We play capture the flag on weekends every three weeks. Sometimes we play at night; those games are really, really good. Otherwise we play in the afternoon. Those games are good too. After the games, we hang out, often in a restaurant.
All who are interested in playing will be accommodated (including any friends you want to bring). If you decide to come at the last minute, don't worry about making a reservation; just come to the appointed meeting place. More players are always welcome.
If you can't come, please remember to indicate that.
Please pass along suggestions for game locations. They should involve ups and downs, there should be cover, falls should not be too dangerous. And please see our photographs, which help give some idea of what a game is like.
Here’s some information for those unfamiliar with the game.
Two teams. Two territories. Two flags. I typically play with a neutral zone that serves as a no man’s land right in between the two territories.
We will go into our own territories to hide our flags. Each flag must be hung at head height and be visible from 20 yards away on at least one side.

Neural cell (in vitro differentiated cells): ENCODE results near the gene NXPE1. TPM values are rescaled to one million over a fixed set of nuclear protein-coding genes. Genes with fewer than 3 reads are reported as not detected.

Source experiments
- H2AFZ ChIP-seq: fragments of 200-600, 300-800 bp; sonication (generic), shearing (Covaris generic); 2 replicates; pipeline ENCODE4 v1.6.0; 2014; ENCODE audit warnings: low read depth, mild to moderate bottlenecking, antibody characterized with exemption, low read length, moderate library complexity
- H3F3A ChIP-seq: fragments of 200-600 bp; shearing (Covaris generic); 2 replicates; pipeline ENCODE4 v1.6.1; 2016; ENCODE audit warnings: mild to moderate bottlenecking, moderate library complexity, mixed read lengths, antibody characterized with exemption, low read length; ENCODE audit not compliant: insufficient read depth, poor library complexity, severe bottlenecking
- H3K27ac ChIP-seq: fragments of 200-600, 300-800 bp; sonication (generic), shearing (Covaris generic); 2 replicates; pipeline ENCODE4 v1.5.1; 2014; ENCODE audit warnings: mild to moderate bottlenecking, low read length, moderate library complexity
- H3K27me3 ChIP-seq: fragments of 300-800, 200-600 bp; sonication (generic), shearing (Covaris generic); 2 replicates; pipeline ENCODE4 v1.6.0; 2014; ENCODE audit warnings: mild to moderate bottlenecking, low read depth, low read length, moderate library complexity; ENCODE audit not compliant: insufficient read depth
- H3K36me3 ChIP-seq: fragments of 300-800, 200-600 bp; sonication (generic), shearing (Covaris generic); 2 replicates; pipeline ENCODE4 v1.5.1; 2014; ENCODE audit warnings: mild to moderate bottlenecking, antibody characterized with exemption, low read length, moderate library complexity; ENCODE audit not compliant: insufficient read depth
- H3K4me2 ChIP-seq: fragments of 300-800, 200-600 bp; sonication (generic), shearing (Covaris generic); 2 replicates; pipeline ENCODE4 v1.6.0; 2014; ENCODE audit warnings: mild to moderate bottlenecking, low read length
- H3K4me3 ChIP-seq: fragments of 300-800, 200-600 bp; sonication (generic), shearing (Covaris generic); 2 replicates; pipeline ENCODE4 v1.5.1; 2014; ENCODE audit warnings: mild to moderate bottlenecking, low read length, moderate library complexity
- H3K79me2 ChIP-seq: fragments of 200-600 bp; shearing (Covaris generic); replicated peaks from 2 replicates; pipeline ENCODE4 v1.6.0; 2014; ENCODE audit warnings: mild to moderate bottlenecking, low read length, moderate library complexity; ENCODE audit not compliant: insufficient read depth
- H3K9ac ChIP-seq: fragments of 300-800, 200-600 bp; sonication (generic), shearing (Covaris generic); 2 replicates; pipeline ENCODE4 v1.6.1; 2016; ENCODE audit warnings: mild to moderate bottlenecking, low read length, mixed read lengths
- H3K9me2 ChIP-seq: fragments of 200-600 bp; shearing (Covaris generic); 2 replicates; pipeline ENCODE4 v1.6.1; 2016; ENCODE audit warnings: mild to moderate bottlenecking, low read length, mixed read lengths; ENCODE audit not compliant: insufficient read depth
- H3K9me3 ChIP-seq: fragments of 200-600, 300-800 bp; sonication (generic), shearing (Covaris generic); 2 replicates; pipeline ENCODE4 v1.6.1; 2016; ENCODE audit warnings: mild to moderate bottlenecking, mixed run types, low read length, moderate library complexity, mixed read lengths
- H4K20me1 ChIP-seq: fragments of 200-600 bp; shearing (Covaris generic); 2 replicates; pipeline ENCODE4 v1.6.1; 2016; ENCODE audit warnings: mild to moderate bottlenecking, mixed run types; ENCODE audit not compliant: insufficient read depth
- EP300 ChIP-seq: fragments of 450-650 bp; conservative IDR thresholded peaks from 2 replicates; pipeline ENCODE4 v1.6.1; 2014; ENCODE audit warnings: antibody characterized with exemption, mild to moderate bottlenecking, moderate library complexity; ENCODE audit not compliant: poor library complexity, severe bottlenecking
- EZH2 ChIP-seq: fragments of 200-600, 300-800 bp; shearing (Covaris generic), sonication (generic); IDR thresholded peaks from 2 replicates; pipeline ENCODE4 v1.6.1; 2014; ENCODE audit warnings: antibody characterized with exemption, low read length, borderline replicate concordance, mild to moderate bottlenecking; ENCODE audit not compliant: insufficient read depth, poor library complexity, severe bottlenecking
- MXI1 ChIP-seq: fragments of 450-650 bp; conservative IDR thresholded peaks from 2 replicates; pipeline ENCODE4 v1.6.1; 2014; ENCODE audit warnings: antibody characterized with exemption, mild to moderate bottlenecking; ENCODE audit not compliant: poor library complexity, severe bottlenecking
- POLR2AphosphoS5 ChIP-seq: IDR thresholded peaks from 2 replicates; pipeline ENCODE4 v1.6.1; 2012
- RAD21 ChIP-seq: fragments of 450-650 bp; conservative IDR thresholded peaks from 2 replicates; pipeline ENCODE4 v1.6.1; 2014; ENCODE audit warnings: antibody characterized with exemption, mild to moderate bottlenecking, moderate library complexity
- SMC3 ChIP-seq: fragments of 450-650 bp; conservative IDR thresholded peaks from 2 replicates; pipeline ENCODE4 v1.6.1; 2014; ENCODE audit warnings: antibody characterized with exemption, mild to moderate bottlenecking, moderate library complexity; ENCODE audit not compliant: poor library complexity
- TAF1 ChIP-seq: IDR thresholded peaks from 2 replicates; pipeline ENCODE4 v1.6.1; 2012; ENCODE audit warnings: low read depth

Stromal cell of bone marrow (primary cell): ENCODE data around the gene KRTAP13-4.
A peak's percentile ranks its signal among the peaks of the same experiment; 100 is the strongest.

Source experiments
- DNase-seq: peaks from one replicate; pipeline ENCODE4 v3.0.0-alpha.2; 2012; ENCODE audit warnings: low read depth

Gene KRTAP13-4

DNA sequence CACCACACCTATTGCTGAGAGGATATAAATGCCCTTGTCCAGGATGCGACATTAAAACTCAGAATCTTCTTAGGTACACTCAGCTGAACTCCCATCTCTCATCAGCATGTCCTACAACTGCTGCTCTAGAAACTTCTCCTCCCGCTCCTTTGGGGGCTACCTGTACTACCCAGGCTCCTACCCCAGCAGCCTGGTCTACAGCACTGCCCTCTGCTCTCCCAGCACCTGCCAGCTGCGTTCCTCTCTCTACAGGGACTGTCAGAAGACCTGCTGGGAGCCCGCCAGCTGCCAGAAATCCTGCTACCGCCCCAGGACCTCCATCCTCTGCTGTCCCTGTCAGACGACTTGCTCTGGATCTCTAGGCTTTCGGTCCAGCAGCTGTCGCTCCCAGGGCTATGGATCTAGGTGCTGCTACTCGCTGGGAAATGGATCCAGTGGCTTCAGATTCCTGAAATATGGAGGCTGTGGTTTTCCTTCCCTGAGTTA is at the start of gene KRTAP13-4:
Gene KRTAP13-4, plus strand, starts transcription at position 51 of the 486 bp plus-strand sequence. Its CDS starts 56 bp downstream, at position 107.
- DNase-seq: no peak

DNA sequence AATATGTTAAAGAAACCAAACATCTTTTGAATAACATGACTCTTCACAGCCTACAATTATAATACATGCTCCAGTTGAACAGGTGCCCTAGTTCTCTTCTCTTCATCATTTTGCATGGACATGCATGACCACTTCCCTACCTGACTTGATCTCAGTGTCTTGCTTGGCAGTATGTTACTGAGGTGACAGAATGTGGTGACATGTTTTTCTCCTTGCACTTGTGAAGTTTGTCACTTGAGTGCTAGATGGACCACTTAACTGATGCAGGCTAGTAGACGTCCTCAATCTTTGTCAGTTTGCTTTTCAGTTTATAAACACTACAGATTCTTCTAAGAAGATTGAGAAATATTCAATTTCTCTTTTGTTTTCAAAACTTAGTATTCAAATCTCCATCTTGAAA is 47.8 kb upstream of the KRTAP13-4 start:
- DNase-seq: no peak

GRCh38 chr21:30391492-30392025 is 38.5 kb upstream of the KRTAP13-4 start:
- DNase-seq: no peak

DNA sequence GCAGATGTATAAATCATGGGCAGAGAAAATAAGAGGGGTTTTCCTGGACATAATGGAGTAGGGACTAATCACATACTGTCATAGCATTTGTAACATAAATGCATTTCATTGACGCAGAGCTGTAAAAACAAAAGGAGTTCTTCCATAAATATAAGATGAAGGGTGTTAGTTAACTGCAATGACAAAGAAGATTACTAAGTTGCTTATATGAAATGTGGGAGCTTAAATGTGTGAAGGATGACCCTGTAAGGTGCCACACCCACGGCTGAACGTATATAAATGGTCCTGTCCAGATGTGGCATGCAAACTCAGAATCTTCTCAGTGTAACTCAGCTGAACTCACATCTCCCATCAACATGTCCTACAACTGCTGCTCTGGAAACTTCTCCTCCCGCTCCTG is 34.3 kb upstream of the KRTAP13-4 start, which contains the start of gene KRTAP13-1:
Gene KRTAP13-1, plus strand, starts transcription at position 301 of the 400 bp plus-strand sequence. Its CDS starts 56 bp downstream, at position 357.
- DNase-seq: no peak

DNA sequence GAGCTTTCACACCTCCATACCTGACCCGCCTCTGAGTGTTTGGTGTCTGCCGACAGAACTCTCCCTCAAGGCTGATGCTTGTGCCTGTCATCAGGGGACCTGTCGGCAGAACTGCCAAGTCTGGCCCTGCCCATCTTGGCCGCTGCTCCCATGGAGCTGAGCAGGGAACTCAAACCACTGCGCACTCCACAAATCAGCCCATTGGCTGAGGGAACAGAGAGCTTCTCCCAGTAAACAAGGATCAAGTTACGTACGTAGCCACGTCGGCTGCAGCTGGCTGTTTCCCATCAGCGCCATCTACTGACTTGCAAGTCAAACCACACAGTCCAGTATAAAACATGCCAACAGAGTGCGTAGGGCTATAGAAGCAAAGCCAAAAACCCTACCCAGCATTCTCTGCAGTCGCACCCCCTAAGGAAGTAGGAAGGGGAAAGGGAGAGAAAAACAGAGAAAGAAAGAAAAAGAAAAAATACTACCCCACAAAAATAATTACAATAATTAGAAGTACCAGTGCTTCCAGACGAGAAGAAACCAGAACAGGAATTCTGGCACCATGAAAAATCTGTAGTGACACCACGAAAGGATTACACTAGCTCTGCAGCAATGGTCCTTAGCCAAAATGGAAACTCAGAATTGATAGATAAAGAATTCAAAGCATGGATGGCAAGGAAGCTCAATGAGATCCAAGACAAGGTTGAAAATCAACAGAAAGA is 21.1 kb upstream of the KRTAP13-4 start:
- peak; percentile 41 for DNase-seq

Split into attacker and defender groups within your team. Attackers and defenders can switch roles as needed.
If you are an attacker, attempt to sneak across the border, find and capture the enemy flag, and then race back without being caught.
If you are a defender, hide around your flag or along the border and try to intercept and catch any opposing players who sneak across.
Capture enemy players by tagging them while they are on your side of the border. They then go to jail.
Win by capturing the enemy flag and carrying it back to your side of the border.
When captured you will be in jail anywhere from 5 to 15 minutes or until rescued. The jail time limit is decided at the beginning of each event based on weather, terrain, amount of players, etc.
Rescue teammates by sneaking across the border, finding the jail, tagging your teammate, then racing back across the border.
Those freed from jail are permitted to walk back to their own territory without being tagged by the opposing team. The same is not true of those who free them.